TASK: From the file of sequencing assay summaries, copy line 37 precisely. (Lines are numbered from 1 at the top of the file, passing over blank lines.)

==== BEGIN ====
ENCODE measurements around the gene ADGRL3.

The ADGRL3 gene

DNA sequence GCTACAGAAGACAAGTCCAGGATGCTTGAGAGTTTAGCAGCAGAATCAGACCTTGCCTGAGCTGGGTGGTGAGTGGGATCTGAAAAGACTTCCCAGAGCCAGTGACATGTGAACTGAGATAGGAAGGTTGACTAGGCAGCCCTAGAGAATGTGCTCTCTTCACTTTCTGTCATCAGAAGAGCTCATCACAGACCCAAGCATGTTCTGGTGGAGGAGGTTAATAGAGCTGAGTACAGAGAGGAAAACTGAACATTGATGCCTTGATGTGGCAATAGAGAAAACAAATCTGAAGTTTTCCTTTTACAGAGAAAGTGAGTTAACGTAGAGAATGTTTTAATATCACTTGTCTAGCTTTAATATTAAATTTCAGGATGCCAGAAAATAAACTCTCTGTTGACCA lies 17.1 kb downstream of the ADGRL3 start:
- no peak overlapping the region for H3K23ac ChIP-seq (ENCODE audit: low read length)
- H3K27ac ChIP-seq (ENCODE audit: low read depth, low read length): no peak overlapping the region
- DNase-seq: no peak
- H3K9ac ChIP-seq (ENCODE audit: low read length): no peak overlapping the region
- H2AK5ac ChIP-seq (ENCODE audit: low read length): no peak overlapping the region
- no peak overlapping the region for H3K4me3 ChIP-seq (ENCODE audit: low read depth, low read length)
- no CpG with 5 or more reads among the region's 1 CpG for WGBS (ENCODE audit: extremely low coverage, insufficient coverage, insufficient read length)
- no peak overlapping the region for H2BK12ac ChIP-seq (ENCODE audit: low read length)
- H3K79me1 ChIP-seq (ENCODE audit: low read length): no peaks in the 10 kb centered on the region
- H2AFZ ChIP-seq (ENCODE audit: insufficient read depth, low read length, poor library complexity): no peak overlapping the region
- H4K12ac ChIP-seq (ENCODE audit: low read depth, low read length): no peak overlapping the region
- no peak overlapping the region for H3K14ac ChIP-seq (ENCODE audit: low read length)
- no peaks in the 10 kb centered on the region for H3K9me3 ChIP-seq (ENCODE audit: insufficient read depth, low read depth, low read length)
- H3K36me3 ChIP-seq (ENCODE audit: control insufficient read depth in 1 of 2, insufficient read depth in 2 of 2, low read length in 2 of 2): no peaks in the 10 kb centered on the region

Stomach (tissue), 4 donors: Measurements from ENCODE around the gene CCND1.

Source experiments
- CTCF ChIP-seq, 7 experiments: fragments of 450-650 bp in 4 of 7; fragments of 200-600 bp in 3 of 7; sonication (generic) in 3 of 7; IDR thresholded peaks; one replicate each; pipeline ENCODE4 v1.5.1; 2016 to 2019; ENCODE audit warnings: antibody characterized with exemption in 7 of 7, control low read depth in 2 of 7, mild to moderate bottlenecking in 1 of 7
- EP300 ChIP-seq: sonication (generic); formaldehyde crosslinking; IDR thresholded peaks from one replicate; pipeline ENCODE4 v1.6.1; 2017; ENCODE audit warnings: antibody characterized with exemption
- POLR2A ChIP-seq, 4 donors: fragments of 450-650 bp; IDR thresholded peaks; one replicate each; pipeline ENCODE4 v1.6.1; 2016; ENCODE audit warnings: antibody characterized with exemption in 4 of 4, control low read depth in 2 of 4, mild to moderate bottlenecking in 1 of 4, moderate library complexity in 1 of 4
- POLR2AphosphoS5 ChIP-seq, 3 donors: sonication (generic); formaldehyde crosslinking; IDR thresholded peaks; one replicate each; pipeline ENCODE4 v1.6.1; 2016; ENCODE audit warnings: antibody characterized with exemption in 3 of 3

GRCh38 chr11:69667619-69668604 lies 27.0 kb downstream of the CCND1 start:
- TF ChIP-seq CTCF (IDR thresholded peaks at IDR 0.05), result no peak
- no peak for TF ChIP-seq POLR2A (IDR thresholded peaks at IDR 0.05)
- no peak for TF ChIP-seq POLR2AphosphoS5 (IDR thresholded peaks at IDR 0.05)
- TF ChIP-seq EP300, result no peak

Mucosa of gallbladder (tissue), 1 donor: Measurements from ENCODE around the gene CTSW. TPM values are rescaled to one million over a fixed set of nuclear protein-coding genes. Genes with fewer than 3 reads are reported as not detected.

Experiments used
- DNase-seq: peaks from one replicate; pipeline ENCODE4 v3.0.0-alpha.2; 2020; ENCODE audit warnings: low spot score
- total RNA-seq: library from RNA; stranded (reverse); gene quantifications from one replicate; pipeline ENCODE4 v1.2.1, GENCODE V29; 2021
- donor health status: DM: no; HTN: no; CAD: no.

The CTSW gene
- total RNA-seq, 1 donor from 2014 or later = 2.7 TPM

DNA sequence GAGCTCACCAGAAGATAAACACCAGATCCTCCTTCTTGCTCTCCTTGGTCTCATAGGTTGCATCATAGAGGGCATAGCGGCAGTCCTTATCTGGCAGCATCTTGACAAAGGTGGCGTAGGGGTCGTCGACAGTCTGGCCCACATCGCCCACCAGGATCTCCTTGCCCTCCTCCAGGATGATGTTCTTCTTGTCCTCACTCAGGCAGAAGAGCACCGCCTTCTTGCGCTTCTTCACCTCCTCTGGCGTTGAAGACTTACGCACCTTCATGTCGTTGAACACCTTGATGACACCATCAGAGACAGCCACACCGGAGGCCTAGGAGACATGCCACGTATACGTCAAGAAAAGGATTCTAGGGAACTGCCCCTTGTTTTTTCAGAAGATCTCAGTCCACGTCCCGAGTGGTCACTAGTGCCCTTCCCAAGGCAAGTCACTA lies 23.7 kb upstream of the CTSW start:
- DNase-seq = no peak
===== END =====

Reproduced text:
- DNase-seq = no peak